Much of this is to do with the fact that the president did not get the public service to actually work. Anglo-Leasing notwithstanding, President Kibaki’s genius was in getting public servants back to work after the serial entropy that ultimately characterised his predecessor’s rule and reign. If the workers are busy, they don’t have time to think about stealing things.

The second trouble with President Kenyatta’s war on corruption is intent. A twin narrative now exists. First, he has pulled the Judiciary into an unnecessary blame game when all logic suggests that incompetent prosecution-led criminal investigations are at the heart of this justice dilemma. It does not help that the prosecutor (DPP) and investigator (DCI) appear to be at unfortunate loggerheads.

Second, the anti-graft war looks like it was weaponised with a particular target in mind. In a country where people love the underdog, this, while possibly justified, has not just raised the political stakes, but fundamentally changed them. And there are still no results to show for all of the arrests we observe.

Kemsa is a prime example of directives ignored. Public procurement transparency is a bigger nadir.

The State capture problem

The signature moment of anti-corruption intent for President Kenyatta’s Jubilee administration was the anti-corruption accord he signed with US President Barack Obama. It was preceded by a late 2015 statement that spoke to national values and ethics, rule of law, public participation and value for money.

The accord itself spoke to a government digitalisation agenda to address terrorism financing, money laundering and anti-corruption issues. It was not about computerising public records, documents and papers, but changing the way public service actually worked.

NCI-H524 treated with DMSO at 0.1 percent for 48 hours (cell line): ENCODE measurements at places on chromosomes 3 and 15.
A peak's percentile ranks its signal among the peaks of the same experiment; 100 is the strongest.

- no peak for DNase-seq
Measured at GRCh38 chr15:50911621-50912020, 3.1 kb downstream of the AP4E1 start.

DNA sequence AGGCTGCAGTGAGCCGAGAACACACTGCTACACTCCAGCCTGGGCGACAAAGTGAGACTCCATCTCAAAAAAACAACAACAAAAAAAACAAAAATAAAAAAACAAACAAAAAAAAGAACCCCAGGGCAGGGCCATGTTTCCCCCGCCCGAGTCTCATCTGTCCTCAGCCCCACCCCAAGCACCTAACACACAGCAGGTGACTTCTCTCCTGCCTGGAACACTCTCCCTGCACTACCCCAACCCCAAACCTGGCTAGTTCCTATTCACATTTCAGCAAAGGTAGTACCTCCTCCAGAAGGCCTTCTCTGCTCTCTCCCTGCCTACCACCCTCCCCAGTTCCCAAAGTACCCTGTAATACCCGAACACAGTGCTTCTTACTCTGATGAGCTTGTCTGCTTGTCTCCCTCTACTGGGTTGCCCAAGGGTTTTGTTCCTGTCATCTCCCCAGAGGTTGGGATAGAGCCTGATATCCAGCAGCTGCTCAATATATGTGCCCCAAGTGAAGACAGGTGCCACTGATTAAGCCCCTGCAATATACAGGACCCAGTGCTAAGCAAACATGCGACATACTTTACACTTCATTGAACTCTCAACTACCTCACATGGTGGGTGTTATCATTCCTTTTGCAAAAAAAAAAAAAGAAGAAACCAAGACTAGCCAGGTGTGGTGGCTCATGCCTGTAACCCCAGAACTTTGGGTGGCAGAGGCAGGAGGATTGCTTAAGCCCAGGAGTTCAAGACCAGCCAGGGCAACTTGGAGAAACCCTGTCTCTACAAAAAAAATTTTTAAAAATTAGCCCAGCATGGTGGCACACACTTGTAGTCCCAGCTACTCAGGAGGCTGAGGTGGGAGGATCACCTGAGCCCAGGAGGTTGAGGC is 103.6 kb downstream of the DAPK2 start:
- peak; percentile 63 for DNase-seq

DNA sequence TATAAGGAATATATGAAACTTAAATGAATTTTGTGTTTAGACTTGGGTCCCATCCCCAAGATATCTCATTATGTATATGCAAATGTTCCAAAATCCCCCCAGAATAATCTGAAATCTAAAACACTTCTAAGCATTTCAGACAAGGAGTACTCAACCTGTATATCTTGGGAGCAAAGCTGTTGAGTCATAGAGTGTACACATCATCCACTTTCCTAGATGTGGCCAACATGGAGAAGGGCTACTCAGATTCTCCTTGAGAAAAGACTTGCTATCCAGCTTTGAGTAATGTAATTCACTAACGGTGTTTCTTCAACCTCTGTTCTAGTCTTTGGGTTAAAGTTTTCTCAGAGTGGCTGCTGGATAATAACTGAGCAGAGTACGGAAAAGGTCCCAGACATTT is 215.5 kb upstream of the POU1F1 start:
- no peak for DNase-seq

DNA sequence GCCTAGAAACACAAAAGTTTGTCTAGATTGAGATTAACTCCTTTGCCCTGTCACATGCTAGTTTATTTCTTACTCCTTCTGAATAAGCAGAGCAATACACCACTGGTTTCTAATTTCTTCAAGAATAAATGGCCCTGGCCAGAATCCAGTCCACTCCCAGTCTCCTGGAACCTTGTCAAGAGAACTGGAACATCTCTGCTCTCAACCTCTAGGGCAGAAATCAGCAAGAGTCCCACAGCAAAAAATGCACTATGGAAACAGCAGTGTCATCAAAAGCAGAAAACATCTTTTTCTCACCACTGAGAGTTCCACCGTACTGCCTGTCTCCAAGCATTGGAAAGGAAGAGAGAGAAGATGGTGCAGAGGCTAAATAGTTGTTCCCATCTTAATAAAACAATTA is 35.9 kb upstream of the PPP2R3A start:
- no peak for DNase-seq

The trouble, however, was not so much about how government worked, but who the government was. In a moment of pure serendipity, the Africa Center for Open Governance sought to better define Kenya’s corruption problem, and the struggle with fighting it.

Acknowledging that there was plenty of motion with little movement while wondering about Kenya’s pathological (as in post-mortem) perspective on corruption, the finding that the Kenyan State is captured was absolutely frightening. In other words, the message was stop following the cattle rustlers and look at the plantation owners!

The Jacob Zuma trial in South Africa has pointed us towards what State capture means. If policy (the means by which politics is supposed to solve the problems of the ordinary people) is privately captured, then it does not matter what the budget reads. Simply, why steal the budget when you own the policy?

Case in point. Will Kenyans ever get a statement on the Pandora Papers from our President? Or must we put this down to a State capture dilemma where explaining anything means revealing everything?

The 2022 agenda

It comes as no surprise that the 2022 electoral turf speaks to corruption in woolly terms, or does not speak about it at all. Between stealing budget and stealing policy, we have our presidential candidates in what looks like a choiceless election. There are no words about corruption’s ignored but most deleterious part; the petty corruption (police, government offices) that everyday Kenyans are born to suffer.

2022 will not fix policy capture without a popular revolution. But it could fix ‘budgeted corruption’ and ‘super-tenderpreneurship’. And it might do more to fix the ‘little corruption’ of daily bribes that has macro and micro-economic impacts. We will examine further details in the next column.

The starting point, as this column insists, is to determine our ‘what’ then find the ‘who’ candidate. There is a credible anti-corruption agenda beyond ‘jailing everybody’ or ‘making legal systems work’. Maybe the ‘zero-tolerance’ needs unpacking before we go to the notion of amnesties like the Kroll Report.

The writer is a management consultant and institutional reform, specialist